A guide to the failings of Windows 98 explains how to customize the system so as to avoid the inconvenience of software applications that overwrite file associations, repetitive warning screens, and unused icons crowding the desktop
Exim delivers electronic mail, both local and remote. It has all the virtues of a good postman: it's easy to talk to, reliable, efficient, and eager to accommodate even the most complex special requests. It's the default mail transport agent installed on some Linux systems, runs on many versions of Unix, and is suitable for any TCP/IP network with any combination of hosts and end-user mail software. Exim is growing in popularity because it is open source, scalable, and rich in features such as the following: Compatibility with the calling interfaces and options of Sendmail (for which Exim is usually a drop-in replacement) Lookups in LDAP servers, MySQL and PostgreSQL databases, and NIS or NIS+ services Support for many kinds of address parsing, including regular expressions that are compatible with Perl 5 Sophisticated error handling Innumerable tuning parameters for improving performance and handling enormous volumes of mail Best of all, Exim is easy to configure. You never have to deal with ruleset 3 or worry that a misplaced asterisk will cause an inadvertent mail bomb. While a basic configuration is easy to read and can be created quickly, Exim's syntax and behavior do get more subtle as you enter complicated areas like virtual hosting, filtering, and automatic replies. This book is a comprehensive survey that provides quick information for people in a hurry as well as thorough coverage of more advanced material.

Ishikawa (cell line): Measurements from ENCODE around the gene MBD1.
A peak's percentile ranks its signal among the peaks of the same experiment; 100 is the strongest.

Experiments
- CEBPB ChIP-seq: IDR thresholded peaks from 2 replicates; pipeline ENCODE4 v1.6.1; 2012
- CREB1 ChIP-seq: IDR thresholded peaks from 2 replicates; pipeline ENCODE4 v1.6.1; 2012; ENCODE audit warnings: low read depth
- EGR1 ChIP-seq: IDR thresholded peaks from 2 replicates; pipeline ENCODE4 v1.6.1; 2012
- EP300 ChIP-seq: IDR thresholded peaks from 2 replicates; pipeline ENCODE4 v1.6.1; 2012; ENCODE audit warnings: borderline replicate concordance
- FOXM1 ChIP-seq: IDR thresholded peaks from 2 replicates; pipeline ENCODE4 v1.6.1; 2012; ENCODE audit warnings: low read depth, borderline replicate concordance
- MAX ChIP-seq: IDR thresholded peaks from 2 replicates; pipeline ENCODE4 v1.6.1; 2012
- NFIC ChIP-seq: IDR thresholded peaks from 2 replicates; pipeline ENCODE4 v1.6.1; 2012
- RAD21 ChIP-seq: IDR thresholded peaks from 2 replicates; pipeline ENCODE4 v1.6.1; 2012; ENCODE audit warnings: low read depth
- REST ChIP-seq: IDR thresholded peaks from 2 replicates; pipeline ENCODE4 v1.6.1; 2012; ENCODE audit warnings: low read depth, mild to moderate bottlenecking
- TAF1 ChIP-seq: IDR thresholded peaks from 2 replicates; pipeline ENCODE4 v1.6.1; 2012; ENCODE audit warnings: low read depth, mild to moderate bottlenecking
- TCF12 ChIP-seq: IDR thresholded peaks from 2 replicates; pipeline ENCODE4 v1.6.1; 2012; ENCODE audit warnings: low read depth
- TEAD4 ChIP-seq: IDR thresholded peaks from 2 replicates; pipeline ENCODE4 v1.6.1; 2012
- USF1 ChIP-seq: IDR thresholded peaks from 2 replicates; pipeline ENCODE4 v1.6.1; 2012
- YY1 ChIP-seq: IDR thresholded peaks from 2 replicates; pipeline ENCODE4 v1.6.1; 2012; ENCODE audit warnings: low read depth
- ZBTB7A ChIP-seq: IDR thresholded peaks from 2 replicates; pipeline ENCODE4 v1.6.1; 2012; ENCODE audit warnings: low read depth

One of Java's most striking claims is that it provides a secure programming environment. Yet despite endless discussion, few people understand precisely what Java's claims mean and how it backs up those claims. If you're a developer, network administrator or anyone else who must understand or work with Java's security mechanisms, Java Security is the in-depth exploration you need. Java Security, 2nd Edition, focuses on the basic platform features of Java that provide security--the class loader, the bytecode verifier, and the security manager--and recent additions to Java that enhance this security model: digital signatures, security providers, and the access controller. The book covers the security model of Java 2, Version 1.3, which is significantly different from that of Java 1.1. It has extensive coverage of the two new important security APIs: JAAS (Java Authentication and Authorization Service) and JSSE (Java Secure Sockets Extension). Java Security, 2nd Edition, will give you a clear understanding of the architecture of Java's security model and how to use that model in both programming and administration. The book is intended primarily for programmers who want to write secure Java applications. However, it is also an excellent resource for system and network administrators who are interested in Java security, particularly those who are interested in assessing the risk of using Java and need to understand how the security model works in order to assess whether or not Java meets their security needs.